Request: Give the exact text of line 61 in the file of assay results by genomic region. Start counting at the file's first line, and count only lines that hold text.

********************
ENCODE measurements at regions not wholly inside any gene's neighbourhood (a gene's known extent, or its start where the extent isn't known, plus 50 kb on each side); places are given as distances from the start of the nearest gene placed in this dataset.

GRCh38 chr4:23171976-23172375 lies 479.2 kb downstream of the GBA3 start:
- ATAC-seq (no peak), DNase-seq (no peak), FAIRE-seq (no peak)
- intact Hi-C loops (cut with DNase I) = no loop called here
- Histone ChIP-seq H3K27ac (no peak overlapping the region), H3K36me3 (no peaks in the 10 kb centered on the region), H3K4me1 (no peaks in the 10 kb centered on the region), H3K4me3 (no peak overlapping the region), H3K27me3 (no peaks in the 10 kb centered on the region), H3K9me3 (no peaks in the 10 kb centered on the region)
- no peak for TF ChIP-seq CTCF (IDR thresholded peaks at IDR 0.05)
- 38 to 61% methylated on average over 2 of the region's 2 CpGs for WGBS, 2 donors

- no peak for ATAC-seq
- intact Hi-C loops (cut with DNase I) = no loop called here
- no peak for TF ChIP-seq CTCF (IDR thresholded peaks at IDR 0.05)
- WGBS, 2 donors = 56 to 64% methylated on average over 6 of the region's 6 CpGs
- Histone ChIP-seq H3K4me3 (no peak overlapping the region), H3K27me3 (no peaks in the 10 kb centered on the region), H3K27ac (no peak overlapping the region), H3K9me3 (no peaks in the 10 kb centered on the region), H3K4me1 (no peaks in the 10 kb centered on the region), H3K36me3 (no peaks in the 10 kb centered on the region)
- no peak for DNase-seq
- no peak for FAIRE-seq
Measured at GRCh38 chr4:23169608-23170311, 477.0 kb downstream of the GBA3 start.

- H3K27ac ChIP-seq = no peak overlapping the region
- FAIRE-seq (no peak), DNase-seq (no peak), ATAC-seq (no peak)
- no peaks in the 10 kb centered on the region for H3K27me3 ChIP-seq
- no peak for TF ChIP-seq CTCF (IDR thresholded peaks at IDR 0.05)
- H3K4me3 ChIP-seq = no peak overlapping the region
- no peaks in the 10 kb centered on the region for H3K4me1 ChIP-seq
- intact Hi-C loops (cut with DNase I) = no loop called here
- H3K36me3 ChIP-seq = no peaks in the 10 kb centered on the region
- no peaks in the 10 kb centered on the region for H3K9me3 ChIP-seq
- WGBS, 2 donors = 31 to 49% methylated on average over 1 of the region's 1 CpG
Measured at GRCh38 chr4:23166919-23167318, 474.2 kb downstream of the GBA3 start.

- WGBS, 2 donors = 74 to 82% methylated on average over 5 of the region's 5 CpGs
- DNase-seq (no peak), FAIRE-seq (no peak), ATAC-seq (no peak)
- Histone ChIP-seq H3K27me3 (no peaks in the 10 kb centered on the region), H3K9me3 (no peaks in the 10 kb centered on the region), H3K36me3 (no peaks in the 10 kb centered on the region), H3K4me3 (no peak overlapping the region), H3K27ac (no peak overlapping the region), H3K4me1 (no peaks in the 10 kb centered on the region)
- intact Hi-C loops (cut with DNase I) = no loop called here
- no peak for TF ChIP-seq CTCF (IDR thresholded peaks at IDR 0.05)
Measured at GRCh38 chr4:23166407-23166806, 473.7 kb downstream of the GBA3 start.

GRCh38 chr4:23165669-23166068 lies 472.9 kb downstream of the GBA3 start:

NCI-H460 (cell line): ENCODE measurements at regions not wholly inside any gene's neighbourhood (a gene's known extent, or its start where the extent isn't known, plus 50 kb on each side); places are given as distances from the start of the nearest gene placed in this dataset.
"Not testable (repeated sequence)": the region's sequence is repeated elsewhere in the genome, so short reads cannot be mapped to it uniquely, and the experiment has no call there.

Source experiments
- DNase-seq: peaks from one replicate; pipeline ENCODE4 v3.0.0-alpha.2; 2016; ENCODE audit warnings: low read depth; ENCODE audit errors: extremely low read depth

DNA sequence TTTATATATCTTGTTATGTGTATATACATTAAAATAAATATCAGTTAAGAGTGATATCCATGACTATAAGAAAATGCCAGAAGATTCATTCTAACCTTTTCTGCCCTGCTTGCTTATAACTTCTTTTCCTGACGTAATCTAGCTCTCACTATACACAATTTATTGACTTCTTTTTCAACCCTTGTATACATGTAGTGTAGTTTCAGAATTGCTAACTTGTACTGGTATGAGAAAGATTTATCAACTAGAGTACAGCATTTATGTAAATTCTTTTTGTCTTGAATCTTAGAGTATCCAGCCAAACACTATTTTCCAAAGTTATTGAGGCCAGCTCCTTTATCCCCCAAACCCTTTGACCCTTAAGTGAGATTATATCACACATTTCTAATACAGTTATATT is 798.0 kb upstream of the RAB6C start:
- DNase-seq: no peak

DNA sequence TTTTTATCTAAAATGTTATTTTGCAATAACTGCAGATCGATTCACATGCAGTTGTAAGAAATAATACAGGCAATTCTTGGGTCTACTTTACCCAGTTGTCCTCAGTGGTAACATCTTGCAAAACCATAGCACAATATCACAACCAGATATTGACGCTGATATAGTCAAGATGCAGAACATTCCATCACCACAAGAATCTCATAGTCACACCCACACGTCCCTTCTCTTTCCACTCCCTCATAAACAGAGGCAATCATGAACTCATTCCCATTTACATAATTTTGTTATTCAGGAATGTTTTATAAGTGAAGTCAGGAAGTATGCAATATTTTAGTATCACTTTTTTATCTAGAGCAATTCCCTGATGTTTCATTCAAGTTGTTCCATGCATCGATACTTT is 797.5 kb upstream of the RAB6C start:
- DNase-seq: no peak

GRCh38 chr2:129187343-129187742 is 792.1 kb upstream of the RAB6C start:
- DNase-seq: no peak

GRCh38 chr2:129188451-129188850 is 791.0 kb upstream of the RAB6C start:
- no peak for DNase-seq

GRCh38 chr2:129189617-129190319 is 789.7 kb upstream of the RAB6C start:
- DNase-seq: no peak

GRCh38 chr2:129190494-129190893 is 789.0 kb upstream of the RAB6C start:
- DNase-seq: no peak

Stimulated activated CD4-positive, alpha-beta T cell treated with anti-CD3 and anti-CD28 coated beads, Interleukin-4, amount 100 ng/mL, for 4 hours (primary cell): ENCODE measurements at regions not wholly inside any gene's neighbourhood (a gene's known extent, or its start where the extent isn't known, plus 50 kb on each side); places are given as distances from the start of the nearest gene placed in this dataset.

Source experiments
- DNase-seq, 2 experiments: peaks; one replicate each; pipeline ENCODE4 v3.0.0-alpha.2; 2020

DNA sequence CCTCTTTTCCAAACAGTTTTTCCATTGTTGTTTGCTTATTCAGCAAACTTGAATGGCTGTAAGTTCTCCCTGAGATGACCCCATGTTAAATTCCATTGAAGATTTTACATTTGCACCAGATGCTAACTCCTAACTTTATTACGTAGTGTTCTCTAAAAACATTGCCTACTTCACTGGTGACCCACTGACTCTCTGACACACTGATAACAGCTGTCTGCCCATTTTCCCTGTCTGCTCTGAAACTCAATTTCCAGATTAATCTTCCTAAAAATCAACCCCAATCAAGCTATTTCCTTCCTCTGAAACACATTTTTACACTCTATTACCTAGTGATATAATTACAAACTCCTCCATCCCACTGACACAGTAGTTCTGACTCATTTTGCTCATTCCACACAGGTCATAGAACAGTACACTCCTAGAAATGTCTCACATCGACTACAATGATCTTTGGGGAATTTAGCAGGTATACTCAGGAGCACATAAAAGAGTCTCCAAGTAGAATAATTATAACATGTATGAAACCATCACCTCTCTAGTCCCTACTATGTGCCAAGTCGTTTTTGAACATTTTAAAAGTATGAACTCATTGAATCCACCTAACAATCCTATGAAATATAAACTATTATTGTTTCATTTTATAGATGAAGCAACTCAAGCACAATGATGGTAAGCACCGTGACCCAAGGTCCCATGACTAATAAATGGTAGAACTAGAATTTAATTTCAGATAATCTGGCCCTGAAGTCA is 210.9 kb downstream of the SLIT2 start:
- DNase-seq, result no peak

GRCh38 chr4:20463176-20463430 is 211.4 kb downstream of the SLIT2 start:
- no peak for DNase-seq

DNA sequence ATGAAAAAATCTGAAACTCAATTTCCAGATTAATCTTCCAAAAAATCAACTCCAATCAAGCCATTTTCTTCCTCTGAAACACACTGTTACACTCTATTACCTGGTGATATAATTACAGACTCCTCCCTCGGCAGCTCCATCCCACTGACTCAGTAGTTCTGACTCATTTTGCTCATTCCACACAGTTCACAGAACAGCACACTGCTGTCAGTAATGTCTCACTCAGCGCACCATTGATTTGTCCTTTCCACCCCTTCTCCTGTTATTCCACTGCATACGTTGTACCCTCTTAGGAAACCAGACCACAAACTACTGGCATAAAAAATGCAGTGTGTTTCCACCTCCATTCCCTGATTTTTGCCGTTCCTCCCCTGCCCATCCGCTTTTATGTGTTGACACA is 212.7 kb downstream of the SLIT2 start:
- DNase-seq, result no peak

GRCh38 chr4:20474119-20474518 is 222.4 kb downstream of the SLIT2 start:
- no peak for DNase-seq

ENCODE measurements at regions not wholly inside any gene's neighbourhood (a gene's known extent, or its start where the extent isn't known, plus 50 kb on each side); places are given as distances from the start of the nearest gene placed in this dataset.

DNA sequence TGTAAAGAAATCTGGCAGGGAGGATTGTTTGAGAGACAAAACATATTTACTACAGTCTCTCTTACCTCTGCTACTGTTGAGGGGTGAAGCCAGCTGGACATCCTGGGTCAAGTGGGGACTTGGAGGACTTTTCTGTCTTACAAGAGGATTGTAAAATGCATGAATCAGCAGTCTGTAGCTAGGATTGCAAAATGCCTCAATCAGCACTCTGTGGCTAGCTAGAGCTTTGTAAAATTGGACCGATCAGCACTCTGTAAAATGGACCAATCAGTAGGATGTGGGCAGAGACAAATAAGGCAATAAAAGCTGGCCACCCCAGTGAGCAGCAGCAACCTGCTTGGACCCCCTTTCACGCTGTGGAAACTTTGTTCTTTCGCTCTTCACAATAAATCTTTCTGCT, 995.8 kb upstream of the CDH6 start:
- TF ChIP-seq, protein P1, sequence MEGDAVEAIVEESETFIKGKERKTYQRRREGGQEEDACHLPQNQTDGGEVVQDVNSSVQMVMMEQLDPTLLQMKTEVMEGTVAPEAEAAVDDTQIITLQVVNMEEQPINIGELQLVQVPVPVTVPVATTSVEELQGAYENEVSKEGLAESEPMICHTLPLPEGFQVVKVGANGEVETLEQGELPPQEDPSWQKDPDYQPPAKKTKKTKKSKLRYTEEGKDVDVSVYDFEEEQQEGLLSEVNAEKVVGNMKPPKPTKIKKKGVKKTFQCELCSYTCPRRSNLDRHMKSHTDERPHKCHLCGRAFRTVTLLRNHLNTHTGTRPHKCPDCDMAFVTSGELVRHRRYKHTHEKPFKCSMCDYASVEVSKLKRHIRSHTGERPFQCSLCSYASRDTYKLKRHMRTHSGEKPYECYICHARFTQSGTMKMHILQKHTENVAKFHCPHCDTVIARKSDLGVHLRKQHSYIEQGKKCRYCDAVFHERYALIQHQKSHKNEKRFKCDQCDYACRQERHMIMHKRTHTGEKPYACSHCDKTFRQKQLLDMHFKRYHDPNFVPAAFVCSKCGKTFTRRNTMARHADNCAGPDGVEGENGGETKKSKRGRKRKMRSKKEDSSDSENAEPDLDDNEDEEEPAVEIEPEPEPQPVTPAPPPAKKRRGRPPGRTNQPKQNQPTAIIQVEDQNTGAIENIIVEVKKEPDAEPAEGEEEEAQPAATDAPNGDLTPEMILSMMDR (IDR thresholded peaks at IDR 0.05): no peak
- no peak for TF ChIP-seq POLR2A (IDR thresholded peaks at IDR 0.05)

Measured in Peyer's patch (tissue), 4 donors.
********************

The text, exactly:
ENCODE measurements at regions not wholly inside any gene's neighbourhood (a gene's known extent, or its start where the extent isn't known, plus 50 kb on each side); places are given as distances from the start of the nearest gene placed in this dataset.